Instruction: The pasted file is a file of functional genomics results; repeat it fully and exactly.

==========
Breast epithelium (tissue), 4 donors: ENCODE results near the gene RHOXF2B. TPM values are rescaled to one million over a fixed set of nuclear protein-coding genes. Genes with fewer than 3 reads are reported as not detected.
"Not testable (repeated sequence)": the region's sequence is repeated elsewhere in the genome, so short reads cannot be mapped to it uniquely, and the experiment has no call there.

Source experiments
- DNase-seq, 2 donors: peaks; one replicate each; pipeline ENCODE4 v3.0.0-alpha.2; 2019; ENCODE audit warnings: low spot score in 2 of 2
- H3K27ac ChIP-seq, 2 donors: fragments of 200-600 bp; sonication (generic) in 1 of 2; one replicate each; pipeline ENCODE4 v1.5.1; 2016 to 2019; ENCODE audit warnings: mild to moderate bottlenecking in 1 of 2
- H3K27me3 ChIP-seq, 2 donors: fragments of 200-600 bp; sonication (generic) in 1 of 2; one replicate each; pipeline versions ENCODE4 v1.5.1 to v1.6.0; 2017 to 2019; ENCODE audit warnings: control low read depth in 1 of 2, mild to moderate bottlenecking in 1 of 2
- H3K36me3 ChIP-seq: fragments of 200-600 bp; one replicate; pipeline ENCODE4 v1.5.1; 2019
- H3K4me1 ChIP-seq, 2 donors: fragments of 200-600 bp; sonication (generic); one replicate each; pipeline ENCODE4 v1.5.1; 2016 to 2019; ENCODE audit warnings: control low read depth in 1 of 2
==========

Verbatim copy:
Breast epithelium (tissue), 4 donors: ENCODE results near the gene RHOXF2B. TPM values are rescaled to one million over a fixed set of nuclear protein-coding genes. Genes with fewer than 3 reads are reported as not detected.
"Not testable (repeated sequence)": the region's sequence is repeated elsewhere in the genome, so short reads cannot be mapped to it uniquely, and the experiment has no call there.

Source experiments
- DNase-seq, 2 donors: peaks; one replicate each; pipeline ENCODE4 v3.0.0-alpha.2; 2019; ENCODE audit warnings: low spot score in 2 of 2
- H3K27ac ChIP-seq, 2 donors: fragments of 200-600 bp; sonication (generic) in 1 of 2; one replicate each; pipeline ENCODE4 v1.5.1; 2016 to 2019; ENCODE audit warnings: mild to moderate bottlenecking in 1 of 2
- H3K27me3 ChIP-seq, 2 donors: fragments of 200-600 bp; sonication (generic) in 1 of 2; one replicate each; pipeline versions ENCODE4 v1.5.1 to v1.6.0; 2017 to 2019; ENCODE audit warnings: control low read depth in 1 of 2, mild to moderate bottlenecking in 1 of 2
- H3K36me3 ChIP-seq: fragments of 200-600 bp; one replicate; pipeline ENCODE4 v1.5.1; 2019
- H3K4me1 ChIP-seq, 2 donors: fragments of 200-600 bp; sonication (generic); one replicate each; pipeline ENCODE4 v1.5.1; 2016 to 2019; ENCODE audit warnings: control low read depth in 1 of 2